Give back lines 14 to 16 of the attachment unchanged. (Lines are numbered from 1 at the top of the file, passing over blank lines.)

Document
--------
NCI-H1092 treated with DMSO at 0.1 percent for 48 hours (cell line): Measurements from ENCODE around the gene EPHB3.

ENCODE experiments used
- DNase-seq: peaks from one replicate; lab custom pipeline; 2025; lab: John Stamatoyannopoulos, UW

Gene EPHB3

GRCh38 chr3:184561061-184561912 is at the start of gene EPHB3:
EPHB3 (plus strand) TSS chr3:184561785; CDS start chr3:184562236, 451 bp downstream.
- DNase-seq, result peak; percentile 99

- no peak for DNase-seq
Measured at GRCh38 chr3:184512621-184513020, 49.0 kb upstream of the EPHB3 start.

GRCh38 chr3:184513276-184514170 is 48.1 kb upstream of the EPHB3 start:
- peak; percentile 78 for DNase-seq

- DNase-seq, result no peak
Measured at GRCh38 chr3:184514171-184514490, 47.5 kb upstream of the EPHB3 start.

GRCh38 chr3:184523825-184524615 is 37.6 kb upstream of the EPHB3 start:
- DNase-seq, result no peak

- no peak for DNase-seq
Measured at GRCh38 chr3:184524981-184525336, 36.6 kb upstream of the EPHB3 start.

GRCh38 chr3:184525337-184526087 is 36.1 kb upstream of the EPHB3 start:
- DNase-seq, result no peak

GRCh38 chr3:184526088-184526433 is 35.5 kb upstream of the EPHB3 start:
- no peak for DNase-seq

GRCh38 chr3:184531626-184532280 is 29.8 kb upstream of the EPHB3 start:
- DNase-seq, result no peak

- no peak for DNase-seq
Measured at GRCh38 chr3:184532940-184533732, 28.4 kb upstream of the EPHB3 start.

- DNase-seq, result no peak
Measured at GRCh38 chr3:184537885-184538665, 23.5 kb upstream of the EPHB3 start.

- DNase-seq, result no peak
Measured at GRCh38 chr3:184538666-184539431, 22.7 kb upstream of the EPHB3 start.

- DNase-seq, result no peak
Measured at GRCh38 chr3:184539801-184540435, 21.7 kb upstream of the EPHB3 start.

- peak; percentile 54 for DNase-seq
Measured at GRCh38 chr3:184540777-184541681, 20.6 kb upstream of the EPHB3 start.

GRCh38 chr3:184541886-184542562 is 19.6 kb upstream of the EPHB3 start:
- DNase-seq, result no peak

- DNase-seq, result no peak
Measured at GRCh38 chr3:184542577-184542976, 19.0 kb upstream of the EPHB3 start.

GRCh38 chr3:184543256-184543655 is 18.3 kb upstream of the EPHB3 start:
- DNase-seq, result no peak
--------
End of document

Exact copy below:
GRCh38 chr3:184523825-184524615 is 37.6 kb upstream of the EPHB3 start:
- DNase-seq, result no peak

- no peak for DNase-seq